October is recognised as Breast Cancer Awareness month. It’s not just a time to go pink by wearing the ribbon but also spread awareness about the risks of breast cancer with age.
While people now have more information about breast cancer, there continues to be a lack of detailed knowledge around it.
Breast cancer is the most common female cancer worldwide representing nearly a quarter of all cancers in women. The global burden of breast cancer is likely to cross two million by 2030.
In this article, we will help you understand not just the risks, symptoms, diagnosis and treatments associated with breast cancer, but also the risk you stand at with age.
The Breast Cancer Gene: What Is It And How Is It Detected?
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One of the most common causes of hereditary breast cancer involves inherited mutation to certain genes like BRCA1 and BRCA2.
These genes help to repair the damaged DNA and provide protection against certain cancers. But when genetic abnormalities limit the proper functioning of these genes, they increase the risk of cancer.
Centre for Disease Control and Prevention (CDC), states that “About three per cent of breast cancer cases (which is about 7,500 women per year) result from inherited mutations in both the genes.”
These mutations, according to CDC, can be detected through genetic testing using multigene panels.
Family History Influencing Cancer Risk
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A family history of cancer can also increase the risk of breast cancer.
CDC says, “A woman’s risk for breast cancer is higher if she has a mum, sister, or daughter or multiple family members on either her mother’s or father’s side of the family who has had breast or ovarian cancer.”
The review published in the journal Annals of Oncology thus highlighted that a close family member’s history of cancer seems to increase a person’s risk of developing the same or a different form of cancer.
Risk Of Breast Cancer By Age
Another major factor that influences your risk of breast cancer is age. CDC says that most breast cancers are found in women who are above the age of 50 and more.
Here are some other risks of breast cancer that you cannot change:
- Reproductive history: In case a female has early menstrual periods (before age 12) and/or starts menopause after the age of 55, she can be exposed to hormones for longer periods. This can raise the risk of breast cancer.
- Dense breasts: This also increases the risk of breast cancer in women. Dense breasts mean you will have more connective tissue than fatty tissue, and this can sometimes make it hard to detect tumours on a mammogram.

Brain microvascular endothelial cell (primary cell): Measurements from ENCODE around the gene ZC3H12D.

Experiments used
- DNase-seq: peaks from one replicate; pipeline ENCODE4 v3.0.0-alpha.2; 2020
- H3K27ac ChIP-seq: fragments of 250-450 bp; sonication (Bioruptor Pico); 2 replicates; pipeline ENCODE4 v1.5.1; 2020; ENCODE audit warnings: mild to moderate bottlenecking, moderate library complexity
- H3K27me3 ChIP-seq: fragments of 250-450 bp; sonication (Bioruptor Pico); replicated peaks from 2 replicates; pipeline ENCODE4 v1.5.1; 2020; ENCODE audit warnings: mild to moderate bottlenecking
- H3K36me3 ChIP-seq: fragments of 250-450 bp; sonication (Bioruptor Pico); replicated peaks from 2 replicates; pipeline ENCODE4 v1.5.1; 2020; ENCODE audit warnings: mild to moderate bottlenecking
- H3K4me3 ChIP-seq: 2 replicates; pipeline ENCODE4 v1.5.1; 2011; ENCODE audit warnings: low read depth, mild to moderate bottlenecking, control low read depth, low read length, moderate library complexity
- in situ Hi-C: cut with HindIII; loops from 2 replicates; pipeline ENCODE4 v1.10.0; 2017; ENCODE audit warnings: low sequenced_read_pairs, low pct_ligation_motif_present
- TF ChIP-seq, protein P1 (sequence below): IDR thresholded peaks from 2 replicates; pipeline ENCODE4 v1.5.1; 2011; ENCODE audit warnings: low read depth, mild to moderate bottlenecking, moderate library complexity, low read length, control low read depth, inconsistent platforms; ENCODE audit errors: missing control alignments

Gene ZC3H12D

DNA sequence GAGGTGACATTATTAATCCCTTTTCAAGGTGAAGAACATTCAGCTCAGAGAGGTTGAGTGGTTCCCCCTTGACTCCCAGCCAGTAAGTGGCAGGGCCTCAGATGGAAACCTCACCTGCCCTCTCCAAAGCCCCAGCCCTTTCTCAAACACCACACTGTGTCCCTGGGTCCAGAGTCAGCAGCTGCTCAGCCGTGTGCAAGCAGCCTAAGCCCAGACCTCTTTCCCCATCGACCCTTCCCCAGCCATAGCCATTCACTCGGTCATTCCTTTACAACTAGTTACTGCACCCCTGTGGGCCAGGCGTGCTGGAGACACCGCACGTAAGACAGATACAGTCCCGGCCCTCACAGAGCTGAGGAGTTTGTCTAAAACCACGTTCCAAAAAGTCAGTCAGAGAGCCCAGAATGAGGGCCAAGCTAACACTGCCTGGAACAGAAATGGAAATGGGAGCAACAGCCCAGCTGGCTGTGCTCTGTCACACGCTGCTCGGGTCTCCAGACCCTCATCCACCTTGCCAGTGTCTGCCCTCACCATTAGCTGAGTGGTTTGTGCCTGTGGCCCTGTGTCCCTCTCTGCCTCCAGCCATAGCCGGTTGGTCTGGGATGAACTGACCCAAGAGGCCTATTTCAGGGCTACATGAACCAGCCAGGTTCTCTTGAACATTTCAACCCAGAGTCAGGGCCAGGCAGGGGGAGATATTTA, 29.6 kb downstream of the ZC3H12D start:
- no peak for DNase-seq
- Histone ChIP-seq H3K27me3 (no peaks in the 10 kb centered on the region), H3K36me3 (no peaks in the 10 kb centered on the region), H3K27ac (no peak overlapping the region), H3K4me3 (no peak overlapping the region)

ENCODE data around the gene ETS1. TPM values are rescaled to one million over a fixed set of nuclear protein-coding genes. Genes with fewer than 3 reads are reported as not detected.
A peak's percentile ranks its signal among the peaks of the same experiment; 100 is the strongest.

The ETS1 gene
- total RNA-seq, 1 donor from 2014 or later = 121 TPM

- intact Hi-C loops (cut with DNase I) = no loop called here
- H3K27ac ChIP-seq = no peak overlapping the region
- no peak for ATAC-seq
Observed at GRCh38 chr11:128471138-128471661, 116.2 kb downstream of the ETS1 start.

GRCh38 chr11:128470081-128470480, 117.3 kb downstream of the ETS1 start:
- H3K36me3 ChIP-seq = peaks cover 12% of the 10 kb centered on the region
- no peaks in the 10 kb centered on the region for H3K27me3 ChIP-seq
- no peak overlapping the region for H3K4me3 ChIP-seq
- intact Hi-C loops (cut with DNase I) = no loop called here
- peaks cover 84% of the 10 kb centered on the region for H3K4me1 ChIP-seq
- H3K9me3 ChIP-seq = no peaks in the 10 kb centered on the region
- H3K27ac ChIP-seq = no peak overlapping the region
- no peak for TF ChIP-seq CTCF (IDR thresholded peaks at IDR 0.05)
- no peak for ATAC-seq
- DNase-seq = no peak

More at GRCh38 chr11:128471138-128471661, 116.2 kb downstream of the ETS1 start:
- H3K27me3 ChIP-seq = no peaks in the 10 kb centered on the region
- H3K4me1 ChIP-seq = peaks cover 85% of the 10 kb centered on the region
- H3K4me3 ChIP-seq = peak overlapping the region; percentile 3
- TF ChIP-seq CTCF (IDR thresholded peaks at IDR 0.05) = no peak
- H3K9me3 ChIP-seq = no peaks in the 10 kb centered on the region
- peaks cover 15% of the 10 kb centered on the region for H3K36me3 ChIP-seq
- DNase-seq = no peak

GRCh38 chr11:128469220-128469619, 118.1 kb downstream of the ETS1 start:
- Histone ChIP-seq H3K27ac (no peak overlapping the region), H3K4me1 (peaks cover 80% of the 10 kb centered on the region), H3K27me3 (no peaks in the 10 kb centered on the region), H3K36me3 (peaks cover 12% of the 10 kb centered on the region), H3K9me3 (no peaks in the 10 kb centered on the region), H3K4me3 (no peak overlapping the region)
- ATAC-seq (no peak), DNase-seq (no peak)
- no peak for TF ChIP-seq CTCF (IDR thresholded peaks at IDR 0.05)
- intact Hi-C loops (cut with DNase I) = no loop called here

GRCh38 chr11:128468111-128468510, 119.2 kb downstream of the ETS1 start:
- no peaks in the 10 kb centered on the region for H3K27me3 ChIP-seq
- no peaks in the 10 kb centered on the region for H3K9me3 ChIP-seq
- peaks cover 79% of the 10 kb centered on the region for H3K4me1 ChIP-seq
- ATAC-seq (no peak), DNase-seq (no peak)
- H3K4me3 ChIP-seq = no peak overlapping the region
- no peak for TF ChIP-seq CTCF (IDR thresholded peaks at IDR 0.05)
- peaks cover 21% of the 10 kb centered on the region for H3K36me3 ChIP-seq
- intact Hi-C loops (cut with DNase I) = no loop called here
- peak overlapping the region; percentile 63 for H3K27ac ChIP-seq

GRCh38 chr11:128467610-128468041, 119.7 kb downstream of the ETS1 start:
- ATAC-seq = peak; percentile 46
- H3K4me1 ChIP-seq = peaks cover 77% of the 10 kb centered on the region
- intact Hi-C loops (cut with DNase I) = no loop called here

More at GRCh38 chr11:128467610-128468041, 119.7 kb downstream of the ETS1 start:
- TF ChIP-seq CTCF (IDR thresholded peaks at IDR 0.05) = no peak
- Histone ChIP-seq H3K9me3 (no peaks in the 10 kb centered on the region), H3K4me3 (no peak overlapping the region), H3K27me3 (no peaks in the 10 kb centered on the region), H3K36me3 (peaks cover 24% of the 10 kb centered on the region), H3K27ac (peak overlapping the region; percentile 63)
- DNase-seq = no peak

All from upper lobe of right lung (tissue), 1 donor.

- Personal history of breast cancer: Women who have had breast cancer are also likely to have it for the second time.
- Previous treatment using radiation therapy: Women stand at a higher risk of developing breast cancer later in life if they’ve had radiation therapy to their chest or breasts before the age of 30.
Even with the development of these risk factors it is important to note that they do not mean you will have the disease. Some women who may have the risk symptoms, may not necessarily develop breast cancer during their lifetime.
But knowing the risks can certainly help you to talk to your doctor. Discuss the ways in which you can lower your chances of breast cancer and this is where regular screenings in diagnosing breast cancer comes into play.
5 Other Risks That Increase Your Chance Of Breast Cancer
While you may not have any control over the aforementioned factors, there are some that can be handled with physical intervention and you can minimise the risk of breast cancer.
- Not being active: Women who are not physically active have a higher risk of getting breast cancer. So it may be a good idea to do some form of physical activity at least for 30 minutes, everyday.
- Overweight: If you are overweight or obese, then you have a higher risk of developing breast cancer. To prevent this from happening, in addition to keeping yourself active, you should also opt for regular checkups and ensure you consume a clean and healthy diet.
- Alcohol consumption: Studies suggest that alcohol consumption is related to the risk of development of breast cancer.
- Getting pregnant after 30: Risk of breast cancer can also increase for women who conceive after the age of 30.
- Intaking hormones: There are some hormone replacement therapies, usually taken during menopause that can raise the risk for breast cancer when taken for more than five years. There are some oral contraceptives (birth control pills) that have been found to increase breast cancer risk as well. Its ideal to consult with your doctor before you get on these pills.
In addition to these, smoking and exposure to chemicals can also cause cancer.